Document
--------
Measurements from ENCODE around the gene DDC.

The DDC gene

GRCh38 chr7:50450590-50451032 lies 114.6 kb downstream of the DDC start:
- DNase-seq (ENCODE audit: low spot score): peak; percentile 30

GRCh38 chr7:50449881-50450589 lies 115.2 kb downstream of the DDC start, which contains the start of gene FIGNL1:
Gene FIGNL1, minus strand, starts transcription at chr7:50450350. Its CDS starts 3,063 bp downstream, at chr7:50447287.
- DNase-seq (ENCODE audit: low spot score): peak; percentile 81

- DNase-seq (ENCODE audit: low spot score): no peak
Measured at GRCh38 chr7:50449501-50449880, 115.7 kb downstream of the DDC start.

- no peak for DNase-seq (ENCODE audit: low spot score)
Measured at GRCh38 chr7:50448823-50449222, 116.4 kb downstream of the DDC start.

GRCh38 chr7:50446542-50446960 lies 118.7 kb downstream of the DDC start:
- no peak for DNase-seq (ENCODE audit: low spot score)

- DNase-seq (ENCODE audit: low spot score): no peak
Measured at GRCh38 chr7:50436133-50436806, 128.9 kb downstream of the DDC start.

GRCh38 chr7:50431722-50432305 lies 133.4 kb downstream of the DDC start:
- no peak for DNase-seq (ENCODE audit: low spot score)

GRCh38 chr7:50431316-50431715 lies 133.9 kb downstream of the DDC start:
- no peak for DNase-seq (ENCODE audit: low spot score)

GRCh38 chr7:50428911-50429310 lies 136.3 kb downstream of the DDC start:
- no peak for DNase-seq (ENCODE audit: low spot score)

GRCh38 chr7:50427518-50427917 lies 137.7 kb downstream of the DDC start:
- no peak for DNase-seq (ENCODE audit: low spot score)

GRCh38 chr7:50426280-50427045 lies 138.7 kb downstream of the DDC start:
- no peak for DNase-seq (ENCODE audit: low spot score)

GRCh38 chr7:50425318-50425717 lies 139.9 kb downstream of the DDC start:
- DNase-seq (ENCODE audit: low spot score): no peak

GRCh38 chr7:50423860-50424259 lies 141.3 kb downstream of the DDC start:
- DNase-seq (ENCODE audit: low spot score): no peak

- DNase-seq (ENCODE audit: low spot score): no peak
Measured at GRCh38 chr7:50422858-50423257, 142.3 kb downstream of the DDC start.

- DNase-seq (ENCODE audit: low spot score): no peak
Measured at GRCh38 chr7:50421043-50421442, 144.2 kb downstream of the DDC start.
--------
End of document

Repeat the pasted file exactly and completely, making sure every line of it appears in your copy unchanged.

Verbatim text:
Measurements from ENCODE around the gene DDC.

The DDC gene

GRCh38 chr7:50450590-50451032 lies 114.6 kb downstream of the DDC start:
- DNase-seq (ENCODE audit: low spot score): peak; percentile 30

GRCh38 chr7:50449881-50450589 lies 115.2 kb downstream of the DDC start, which contains the start of gene FIGNL1:
Gene FIGNL1, minus strand, starts transcription at chr7:50450350. Its CDS starts 3,063 bp downstream, at chr7:50447287.
- DNase-seq (ENCODE audit: low spot score): peak; percentile 81

- DNase-seq (ENCODE audit: low spot score): no peak
Measured at GRCh38 chr7:50449501-50449880, 115.7 kb downstream of the DDC start.

- no peak for DNase-seq (ENCODE audit: low spot score)
Measured at GRCh38 chr7:50448823-50449222, 116.4 kb downstream of the DDC start.

GRCh38 chr7:50446542-50446960 lies 118.7 kb downstream of the DDC start:
- no peak for DNase-seq (ENCODE audit: low spot score)

- DNase-seq (ENCODE audit: low spot score): no peak
Measured at GRCh38 chr7:50436133-50436806, 128.9 kb downstream of the DDC start.

GRCh38 chr7:50431722-50432305 lies 133.4 kb downstream of the DDC start:
- no peak for DNase-seq (ENCODE audit: low spot score)

GRCh38 chr7:50431316-50431715 lies 133.9 kb downstream of the DDC start:
- no peak for DNase-seq (ENCODE audit: low spot score)

GRCh38 chr7:50428911-50429310 lies 136.3 kb downstream of the DDC start:
- no peak for DNase-seq (ENCODE audit: low spot score)

GRCh38 chr7:50427518-50427917 lies 137.7 kb downstream of the DDC start:
- no peak for DNase-seq (ENCODE audit: low spot score)

GRCh38 chr7:50426280-50427045 lies 138.7 kb downstream of the DDC start:
- no peak for DNase-seq (ENCODE audit: low spot score)

GRCh38 chr7:50425318-50425717 lies 139.9 kb downstream of the DDC start:
- DNase-seq (ENCODE audit: low spot score): no peak

GRCh38 chr7:50423860-50424259 lies 141.3 kb downstream of the DDC start:
- DNase-seq (ENCODE audit: low spot score): no peak

- DNase-seq (ENCODE audit: low spot score): no peak
Measured at GRCh38 chr7:50422858-50423257, 142.3 kb downstream of the DDC start.

- DNase-seq (ENCODE audit: low spot score): no peak
Measured at GRCh38 chr7:50421043-50421442, 144.2 kb downstream of the DDC start.